State-owned engineering firm Bharat Heavy Electricals Limited (BHEL) has signed a Memorandum of Cooperation (MoC) with the French company Électricité de France (EDF) to explore the opportunity to maximize the local content for the Jaitapur nuclear power project in Maharashtra.
In regulatory filings with the NSE and the BSE, the BHEL said that it will “explore the opportunity to maximise the local content of the JNPP”, being set up by the Nuclear Power Corporation of India Ltd. (NPCIL).
Proposed to be setup at Jaitapur in Ratnagiri district of Maharashtra, the JNPP would comprise six European Pressurised Reactions (EPRs) of 1,650 MWe each, which would make it the largest nuclear power plant in the world, with a total capacity of 9.6 GW.
Over a decade ago, the United Progressive Alliance (UPA) government initiated the idea of importing six EPR nuclear plants. However, the project had made little progress due to concerns about the economics and safety of the EPRs, local opposition, and the collapse of the initial French corporate partner, Areva.
Finally, it was in March 2018, when EDF and the NPCIL, a state-owned enterprise under the Department of Atomic Energy, signed an “industrial way forward” agreement in the presence of Prime Minister Narendra Modi and French President Emmanuel Macron, prescribing a way forward for the implementation of the Jaitapur nuclear power project.
According to the agreement, the French side will offer an economically competitive financing package and ensure a steady supply of fuel throughout the operational lifespan of the Jaitapur nuclear power plants.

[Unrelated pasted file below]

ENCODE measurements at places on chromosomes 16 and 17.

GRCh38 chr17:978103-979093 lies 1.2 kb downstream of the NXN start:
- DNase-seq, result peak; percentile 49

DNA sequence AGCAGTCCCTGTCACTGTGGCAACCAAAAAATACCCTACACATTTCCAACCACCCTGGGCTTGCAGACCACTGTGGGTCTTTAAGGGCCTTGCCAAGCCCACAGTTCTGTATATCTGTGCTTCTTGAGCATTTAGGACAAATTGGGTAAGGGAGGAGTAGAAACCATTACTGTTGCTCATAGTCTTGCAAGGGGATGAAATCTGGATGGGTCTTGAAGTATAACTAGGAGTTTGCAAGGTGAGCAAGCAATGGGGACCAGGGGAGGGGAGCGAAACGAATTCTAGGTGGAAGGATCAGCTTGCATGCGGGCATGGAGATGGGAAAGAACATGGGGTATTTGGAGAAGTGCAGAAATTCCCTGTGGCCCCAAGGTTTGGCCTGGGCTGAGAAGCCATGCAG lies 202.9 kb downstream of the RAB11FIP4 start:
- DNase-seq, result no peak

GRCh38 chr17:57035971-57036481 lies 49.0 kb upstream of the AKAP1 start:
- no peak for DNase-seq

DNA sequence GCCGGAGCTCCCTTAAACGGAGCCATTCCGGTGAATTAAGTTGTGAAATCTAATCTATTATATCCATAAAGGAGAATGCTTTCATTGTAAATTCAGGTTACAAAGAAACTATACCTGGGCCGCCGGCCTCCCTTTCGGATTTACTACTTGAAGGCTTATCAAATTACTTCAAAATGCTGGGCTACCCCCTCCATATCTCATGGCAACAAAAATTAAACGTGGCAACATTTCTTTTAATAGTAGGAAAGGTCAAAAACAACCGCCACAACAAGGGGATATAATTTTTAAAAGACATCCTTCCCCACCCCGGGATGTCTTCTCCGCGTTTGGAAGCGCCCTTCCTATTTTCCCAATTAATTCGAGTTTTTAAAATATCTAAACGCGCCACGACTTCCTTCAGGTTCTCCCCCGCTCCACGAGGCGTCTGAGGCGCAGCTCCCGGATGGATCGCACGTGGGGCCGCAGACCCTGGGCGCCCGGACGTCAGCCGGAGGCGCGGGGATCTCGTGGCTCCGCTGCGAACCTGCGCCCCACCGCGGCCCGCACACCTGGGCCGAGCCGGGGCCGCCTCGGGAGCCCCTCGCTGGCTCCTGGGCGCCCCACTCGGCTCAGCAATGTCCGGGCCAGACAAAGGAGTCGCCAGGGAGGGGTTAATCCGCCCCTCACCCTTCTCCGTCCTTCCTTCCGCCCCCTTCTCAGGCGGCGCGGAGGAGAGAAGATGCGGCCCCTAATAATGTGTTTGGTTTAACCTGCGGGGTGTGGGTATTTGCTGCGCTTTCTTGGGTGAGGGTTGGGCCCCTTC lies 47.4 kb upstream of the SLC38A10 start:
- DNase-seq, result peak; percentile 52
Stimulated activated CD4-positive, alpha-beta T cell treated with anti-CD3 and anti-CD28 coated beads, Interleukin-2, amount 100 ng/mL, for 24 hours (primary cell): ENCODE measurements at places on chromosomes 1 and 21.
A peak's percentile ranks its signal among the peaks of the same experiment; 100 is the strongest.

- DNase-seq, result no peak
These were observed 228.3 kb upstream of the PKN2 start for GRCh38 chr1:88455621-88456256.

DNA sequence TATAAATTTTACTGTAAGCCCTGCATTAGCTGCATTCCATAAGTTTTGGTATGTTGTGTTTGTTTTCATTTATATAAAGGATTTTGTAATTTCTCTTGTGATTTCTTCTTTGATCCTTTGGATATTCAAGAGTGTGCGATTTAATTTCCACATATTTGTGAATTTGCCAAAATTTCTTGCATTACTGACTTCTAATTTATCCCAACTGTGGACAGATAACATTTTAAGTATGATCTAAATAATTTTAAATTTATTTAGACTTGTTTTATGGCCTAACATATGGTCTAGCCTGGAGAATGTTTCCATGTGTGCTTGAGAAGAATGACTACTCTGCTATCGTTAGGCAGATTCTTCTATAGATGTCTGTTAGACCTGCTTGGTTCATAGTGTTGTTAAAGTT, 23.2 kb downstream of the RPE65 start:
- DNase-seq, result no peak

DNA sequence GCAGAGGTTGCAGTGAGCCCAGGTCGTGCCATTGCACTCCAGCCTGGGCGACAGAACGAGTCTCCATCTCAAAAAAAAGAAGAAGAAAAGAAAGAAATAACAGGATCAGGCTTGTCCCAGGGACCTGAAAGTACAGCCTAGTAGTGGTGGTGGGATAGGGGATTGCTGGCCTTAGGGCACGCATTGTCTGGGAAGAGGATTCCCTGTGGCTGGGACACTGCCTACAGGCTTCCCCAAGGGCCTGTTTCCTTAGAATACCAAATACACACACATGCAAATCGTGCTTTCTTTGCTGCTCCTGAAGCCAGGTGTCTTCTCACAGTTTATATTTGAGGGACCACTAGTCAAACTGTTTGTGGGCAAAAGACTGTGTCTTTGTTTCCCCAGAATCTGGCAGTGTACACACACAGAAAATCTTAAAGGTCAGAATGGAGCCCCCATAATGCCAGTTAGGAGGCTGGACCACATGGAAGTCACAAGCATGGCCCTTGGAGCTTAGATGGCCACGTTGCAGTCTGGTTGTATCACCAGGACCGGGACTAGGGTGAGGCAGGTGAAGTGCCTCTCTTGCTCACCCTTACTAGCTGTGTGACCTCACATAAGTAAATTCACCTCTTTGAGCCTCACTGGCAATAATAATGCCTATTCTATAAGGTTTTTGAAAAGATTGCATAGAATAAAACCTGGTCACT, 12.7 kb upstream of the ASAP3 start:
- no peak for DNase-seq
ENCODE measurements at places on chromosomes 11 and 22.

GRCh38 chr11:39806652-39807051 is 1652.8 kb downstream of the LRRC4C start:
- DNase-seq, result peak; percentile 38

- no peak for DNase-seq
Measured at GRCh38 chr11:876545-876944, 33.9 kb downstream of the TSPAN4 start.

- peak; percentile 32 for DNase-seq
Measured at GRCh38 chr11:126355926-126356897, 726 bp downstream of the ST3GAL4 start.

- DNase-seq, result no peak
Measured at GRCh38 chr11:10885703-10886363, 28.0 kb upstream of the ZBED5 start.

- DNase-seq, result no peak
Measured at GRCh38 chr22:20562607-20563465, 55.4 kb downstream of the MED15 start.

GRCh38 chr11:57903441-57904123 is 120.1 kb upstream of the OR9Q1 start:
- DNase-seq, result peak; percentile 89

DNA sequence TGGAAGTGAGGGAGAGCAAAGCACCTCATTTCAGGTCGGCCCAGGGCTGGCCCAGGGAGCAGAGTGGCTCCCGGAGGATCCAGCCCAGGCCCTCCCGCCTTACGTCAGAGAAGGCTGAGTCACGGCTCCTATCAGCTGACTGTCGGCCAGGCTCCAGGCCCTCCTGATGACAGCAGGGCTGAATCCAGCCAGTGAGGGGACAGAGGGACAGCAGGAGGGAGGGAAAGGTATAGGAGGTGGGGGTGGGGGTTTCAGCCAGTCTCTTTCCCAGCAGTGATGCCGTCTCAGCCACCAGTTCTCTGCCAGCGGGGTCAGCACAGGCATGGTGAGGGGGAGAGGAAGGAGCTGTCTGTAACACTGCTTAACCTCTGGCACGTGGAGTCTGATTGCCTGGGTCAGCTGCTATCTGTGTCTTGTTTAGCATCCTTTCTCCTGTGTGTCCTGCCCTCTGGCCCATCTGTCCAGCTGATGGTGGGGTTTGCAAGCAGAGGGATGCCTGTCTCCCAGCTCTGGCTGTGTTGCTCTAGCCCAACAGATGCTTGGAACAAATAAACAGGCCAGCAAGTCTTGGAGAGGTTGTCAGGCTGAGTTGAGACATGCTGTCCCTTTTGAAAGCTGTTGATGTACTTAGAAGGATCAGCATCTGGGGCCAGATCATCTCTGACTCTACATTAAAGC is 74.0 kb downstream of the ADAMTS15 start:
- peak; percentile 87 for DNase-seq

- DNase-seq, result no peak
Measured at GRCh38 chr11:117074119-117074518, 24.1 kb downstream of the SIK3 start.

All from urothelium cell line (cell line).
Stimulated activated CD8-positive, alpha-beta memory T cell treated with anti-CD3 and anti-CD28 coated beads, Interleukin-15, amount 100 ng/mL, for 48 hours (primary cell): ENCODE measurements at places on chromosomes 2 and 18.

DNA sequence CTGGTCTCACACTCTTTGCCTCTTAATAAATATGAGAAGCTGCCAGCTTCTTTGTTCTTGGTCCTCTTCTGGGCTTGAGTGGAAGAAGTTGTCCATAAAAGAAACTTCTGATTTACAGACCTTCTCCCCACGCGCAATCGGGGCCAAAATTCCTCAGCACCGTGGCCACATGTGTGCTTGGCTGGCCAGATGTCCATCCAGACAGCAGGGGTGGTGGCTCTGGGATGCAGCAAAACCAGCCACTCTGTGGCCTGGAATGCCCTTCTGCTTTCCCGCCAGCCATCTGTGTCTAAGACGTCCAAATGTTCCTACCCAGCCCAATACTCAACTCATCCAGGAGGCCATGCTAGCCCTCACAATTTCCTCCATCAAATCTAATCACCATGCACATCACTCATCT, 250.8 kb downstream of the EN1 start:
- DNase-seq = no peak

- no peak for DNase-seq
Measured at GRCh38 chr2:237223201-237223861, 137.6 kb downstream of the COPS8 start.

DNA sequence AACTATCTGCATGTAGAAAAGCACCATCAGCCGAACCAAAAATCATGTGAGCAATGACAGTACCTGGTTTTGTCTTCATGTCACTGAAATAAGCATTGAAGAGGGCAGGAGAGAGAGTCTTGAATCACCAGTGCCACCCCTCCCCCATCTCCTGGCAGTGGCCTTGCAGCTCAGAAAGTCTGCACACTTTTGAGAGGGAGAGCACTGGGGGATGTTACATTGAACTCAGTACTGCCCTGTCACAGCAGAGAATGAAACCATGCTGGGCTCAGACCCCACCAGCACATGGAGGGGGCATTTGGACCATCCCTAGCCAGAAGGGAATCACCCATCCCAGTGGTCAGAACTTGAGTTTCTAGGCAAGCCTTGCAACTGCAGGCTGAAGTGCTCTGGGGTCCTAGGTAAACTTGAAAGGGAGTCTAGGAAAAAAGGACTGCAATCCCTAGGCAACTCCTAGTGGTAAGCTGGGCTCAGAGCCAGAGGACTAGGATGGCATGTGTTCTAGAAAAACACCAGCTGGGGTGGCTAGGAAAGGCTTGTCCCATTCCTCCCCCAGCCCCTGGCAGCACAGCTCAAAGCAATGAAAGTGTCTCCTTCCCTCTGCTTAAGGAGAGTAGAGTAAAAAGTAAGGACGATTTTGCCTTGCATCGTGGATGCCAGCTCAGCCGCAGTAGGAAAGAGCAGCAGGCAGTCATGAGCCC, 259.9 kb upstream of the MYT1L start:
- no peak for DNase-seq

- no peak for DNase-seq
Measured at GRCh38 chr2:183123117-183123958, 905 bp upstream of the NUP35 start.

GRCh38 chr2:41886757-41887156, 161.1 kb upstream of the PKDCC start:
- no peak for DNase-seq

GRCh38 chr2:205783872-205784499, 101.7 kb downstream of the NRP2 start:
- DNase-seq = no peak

Moreover, the agreement specified cooperation in the transfer of technology and cost-effective localization efforts for manufacturing in India – latter including mutual agreement on the transfer of technology rights.
After 11 years of being on the drawing board, the project made a major headway in April 2021, when EDF submitted to NPCIL its binding techno-commercial offer to build six reactors at Jaitapur.
However, since then, the project has remained stuck over several issues, including liability, high cost of power per unit among others.
According to an EDF official, the issue, arising from India’s Civil Liability for Nuclear Damage Act that India passed in 2010, remains an item on the “agenda for both countries”.
The Civil Liability for Nuclear Damage (CLND) Act 2010, brought in addition to the International Convention on Supplementary Compensation (CSC), is perceived as overly stringent by foreign companies, due to the potential liability of having to pay hundreds of millions of dollars in the event of a nuclear accident.
Consequently, despite having entered into civil nuclear agreements with various countries, including the U.S., France, and Japan, the only foreign involvement in India is that of Russia in Kudankulam, projects that predate the Law.